Extended dimensions: Both the Greek and Turkish Cypriots hinge upon their respective ‘motherlands’ to define their identity, social structure, interests, etc. Even post-independence, both the groups were loyal more to their ‘motherlands’ than to Cyprus and its national flag or symbols. So, the primordial relationship that binds the ethnic groups with a sense of togetherness is prevalent in the two communities. So, the children born today in Southern Cyprus learn that Cyprus was always Greek, whereas children in Northern Cyprus grow up learning that the island was always Turkish. The expansionist and interventionist policies of both Turkey and Greece also largely contributed to the conflict. Greece’s support for EOKA which launched a coup in the island to oust Makarios and change the power seat; and Turkey’s retaliation to it with the island’s invasion to “restore the constitutional order” worsened the conflict.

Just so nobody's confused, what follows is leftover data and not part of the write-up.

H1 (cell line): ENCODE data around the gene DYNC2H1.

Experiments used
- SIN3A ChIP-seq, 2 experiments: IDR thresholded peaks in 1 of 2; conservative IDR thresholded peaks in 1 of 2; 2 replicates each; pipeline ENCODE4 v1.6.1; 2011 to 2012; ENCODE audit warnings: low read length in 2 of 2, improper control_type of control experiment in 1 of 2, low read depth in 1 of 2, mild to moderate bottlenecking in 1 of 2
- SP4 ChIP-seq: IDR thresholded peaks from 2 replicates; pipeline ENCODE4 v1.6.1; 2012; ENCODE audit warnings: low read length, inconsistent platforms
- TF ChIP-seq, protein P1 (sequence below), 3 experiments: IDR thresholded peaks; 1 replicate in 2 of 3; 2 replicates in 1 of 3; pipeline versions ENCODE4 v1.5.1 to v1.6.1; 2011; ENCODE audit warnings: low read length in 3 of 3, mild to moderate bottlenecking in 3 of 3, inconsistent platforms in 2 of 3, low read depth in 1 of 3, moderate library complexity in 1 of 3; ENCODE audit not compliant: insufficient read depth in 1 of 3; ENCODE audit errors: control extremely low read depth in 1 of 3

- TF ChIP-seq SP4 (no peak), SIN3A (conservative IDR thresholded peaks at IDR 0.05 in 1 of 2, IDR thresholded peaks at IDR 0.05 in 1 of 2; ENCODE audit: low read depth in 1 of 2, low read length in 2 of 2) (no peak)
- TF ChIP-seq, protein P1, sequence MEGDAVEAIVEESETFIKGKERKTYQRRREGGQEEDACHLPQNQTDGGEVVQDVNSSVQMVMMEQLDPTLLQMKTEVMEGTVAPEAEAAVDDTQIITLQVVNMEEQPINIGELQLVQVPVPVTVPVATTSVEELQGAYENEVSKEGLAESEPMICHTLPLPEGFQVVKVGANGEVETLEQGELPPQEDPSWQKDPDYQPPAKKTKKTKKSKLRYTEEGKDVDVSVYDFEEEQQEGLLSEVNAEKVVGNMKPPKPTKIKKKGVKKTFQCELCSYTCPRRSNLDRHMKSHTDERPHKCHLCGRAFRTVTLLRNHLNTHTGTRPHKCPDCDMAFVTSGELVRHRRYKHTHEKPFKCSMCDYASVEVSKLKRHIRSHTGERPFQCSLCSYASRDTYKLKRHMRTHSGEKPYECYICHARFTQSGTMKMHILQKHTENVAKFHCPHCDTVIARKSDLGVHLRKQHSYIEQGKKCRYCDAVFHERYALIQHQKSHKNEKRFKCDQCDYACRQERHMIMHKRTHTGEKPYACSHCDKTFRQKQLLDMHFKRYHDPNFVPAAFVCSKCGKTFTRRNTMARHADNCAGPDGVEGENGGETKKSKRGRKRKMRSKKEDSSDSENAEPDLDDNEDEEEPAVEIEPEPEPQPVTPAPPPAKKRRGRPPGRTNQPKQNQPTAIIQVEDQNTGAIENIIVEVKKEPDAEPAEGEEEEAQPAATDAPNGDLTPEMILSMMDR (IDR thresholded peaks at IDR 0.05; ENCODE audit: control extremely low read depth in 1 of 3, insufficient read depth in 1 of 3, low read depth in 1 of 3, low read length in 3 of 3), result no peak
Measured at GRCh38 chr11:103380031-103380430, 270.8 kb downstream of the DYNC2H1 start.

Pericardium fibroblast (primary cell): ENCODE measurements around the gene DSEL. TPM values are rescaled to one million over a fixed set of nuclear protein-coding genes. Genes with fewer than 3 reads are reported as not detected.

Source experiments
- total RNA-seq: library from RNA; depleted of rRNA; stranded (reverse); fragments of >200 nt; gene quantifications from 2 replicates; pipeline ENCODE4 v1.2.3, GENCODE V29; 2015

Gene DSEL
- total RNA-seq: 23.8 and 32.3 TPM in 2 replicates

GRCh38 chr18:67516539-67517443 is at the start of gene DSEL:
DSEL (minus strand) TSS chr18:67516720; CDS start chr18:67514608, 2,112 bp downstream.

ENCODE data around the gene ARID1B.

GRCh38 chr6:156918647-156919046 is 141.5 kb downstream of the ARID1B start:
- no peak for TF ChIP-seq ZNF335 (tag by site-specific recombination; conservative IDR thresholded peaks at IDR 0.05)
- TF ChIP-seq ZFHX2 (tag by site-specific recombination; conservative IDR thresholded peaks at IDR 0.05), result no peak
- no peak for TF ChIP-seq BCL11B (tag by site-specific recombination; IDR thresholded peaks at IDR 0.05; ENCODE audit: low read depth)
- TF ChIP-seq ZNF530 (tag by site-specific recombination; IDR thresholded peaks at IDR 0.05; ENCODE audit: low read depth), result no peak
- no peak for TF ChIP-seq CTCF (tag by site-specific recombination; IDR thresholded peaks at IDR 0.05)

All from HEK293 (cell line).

Due to the dominance of realism which put greater emphasis on power-politics in understanding the global dynamic, the internal and contextual causes are largely downplayed in understanding the Cyprus problem. The causes that explain the context of the conflict are largely drawn from the ethnic differences, socio-economic disparity and lack of communication. The psychological aspects of the conflict, like misconception, prejudices, historic grievances and stereotypes also dominate the causal ladder of the conflict. The claim by the leaders and elites of both the Cypriot communities, that two groups which are ethnically different cannot live together, corroborate Huntington’s (1993) hypothesis in the “Clash of civilizations” that ethnic and religious differences are the root cause of the conflict. Another factor of socio-economic inequality also contributes to the conflict. The Turkish Cypriots largely bore the brunt of the conflicting phase of 1963-1974 and had to live in enclaves on their own. Later in 1983, after the declaration of Turkish Republic of Northern Cyprus, the international community isolated the state and initiated their engagement only with the recognized ‘Greece’ side of Cyprus, facilitating to the increase in GNP of its citizens which is three times higher than that of Turkish Cypriots. Thus, Greek Cypriots consider Turkish Cypriots to be poor, backward, under-developed, lazy and who cannot co-exist with Greek Cypriots. Thirdly, when the air of the conflicting region is filled with mistrust and fear, communication becomes the only way to condense it and to revive trust. One of the obvious reasons for the misconceptions and misperceptions to prevail across the borders within the two communities is because of the lack of communication and contact. Recently, Turkish Cypriots condemned international institutions like the UNSC who did not communicate with Turkish Cypriots and who failed to obtain their consent for extending the peacekeeping forces till January 2023 (TRT World, 2022). Increasing engagement within the communities under the auspices of international institutions might facilitate in tailing off the mistrust and fear for each other.